KELLY NJOMBO, Lusaka
THE Zambia Development Agency (ZDA) says Zambia is expected to receive more investments after the August 11 elections compared to the first half of the year, because the country will still remain peaceful.
ZDA director general Patrick Chisanga says the agency expects more investments after the elections because Zambia will be vindicated as a non-violent country.
According to a statement availed to the Daily Mail by ZDA communications and public relations manager Margaret Chimanse, Mr Chisanga said economic fundamentals such as the exchange rate and inflation are expected to stabilise.
â€œWe expect that the investment inflows into the country will remain strong based on the positive trends that we have recorded, particularly in the last few years and the first half of the year 2016 where we recorded a number of significant investments such as the Sunbird Bioenergy project, the Maamba Collieries Coal Fired Plant, mining on the Copperbelt and North-Western provinces, to name just a few,â€ Mr Chisanga said.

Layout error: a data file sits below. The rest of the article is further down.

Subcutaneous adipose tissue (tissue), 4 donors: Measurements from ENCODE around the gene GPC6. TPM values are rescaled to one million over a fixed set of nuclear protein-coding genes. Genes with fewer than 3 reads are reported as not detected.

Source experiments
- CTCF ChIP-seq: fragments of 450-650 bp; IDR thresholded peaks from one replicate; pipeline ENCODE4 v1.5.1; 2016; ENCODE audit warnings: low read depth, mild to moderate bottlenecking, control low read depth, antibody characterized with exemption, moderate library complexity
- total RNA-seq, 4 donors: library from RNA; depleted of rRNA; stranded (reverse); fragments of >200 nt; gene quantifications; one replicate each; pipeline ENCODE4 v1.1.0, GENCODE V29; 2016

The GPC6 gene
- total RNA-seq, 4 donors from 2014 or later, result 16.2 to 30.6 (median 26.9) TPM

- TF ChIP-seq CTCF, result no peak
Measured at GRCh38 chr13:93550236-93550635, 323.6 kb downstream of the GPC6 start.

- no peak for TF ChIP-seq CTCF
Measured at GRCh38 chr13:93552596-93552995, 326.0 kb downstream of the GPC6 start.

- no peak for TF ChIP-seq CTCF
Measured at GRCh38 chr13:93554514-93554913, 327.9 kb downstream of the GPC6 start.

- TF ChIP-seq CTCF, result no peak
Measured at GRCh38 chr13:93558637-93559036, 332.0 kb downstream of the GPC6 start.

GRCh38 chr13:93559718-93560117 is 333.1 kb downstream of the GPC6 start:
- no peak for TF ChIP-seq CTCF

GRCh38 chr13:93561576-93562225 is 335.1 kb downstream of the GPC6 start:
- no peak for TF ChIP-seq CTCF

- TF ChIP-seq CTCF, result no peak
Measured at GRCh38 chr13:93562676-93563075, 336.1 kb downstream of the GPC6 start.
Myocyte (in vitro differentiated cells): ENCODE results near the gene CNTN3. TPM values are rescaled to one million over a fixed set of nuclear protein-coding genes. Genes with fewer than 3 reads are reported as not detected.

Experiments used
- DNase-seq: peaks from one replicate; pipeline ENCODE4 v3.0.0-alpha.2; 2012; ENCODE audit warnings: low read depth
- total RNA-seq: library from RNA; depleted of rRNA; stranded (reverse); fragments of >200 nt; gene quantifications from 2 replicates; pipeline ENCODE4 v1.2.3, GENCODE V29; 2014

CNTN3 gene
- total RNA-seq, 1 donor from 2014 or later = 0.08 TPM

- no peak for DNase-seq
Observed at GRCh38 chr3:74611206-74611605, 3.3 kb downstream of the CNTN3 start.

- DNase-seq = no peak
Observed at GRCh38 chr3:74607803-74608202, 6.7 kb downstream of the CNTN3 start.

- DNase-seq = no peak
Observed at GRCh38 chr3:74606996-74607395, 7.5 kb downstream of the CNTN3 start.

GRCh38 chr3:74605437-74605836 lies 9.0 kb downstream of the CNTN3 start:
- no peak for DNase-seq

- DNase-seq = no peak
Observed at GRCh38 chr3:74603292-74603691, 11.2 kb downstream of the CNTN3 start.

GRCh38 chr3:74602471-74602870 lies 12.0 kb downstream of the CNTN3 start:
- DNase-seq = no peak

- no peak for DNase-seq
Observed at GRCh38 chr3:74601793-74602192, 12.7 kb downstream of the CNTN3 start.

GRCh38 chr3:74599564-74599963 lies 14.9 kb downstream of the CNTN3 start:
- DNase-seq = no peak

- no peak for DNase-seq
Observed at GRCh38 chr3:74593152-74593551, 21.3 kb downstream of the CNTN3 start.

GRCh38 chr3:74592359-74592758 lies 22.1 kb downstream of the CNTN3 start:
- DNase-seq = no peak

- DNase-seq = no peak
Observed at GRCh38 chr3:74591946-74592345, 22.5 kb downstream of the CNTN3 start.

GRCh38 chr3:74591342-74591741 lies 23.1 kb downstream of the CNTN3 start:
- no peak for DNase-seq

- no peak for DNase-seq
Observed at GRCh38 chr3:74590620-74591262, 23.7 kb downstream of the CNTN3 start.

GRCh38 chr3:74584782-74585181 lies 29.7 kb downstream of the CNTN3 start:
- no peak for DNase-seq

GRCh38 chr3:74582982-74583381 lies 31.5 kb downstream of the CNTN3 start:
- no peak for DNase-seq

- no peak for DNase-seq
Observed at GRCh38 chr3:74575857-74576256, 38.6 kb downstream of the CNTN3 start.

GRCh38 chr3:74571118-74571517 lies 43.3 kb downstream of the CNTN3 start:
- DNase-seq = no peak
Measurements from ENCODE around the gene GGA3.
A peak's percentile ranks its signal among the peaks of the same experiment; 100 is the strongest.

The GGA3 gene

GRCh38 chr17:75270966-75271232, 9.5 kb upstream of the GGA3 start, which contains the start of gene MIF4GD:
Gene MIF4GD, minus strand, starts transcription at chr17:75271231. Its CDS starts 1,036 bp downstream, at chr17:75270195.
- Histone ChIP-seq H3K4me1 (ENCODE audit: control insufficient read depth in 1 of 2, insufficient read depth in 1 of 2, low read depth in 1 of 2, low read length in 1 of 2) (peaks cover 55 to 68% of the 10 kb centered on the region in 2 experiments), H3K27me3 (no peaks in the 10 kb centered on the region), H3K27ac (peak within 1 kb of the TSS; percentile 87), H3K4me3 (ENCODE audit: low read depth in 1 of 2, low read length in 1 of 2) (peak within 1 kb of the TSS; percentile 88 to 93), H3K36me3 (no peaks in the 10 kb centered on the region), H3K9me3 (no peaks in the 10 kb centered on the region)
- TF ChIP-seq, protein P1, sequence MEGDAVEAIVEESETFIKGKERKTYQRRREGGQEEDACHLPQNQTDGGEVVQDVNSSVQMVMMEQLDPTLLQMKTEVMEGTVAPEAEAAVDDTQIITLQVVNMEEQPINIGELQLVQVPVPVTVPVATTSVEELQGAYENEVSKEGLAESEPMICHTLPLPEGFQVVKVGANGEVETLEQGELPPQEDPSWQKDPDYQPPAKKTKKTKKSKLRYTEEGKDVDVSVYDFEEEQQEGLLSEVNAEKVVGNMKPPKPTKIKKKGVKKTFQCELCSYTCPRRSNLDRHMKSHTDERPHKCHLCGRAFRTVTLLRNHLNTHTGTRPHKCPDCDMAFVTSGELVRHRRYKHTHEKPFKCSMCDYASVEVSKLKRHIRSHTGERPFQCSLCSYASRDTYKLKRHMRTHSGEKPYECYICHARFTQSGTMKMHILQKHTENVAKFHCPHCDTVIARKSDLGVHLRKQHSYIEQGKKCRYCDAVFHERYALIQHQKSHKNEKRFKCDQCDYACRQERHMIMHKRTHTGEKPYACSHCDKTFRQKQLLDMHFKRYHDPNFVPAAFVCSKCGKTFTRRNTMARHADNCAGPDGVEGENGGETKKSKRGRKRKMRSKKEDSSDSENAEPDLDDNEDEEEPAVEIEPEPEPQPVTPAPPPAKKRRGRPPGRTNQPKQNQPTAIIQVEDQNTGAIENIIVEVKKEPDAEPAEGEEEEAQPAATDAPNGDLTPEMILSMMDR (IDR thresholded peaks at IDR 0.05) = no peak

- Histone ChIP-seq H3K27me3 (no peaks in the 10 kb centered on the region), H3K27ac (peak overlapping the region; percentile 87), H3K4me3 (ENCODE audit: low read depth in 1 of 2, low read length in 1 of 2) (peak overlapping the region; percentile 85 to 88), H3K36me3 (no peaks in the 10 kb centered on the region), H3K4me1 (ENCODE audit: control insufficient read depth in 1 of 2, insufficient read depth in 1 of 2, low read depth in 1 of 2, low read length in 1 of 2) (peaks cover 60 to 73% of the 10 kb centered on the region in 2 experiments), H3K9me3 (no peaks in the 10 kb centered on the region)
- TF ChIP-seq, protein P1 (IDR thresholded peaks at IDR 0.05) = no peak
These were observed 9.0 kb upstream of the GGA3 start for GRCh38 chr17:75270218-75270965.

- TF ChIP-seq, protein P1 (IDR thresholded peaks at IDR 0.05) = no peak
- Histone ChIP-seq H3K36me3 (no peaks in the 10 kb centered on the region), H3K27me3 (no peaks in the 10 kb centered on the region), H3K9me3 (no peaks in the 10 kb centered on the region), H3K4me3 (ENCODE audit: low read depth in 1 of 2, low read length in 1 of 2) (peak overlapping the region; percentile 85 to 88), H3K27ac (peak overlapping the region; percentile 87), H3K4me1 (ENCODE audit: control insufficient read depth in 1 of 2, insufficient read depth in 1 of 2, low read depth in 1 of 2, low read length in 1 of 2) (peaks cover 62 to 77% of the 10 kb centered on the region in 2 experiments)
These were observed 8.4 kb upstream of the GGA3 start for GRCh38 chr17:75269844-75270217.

He said the country has continued to receive investment pledges despite the campaign period.
Mr Chisanga said from January to July this year, the country received investment pledges of slightly over US$1.8 billion, a 20 percent increase in the level of pledged investment compared to the same period in 2015.
He said the energy sector received a lot of response from investors taking more than 45 percent of the total pledged investments in solar, biomass and thermal energy in the period January to July, 2016.
Mr Chisanga said the Maamba Collieries Coal Fired Thermal Plant, which was recently commissioned by President Lungu, is one of the successful energy projects contributing 150 megawatts of power into the national grid.
Mr Chisanga said the agriculture sector where the Government has reserved one million hectares of land for agricultural purposes was second.
He said other sectors attracting investments are manufacturing and tourism.
Mr Chisanga appealed to all Zambians to uphold peace, adding that any kind of violence before and after the elections would disrupt investor confidence the country enjoys from the international community.
KELLY NJOMBO, Lusaka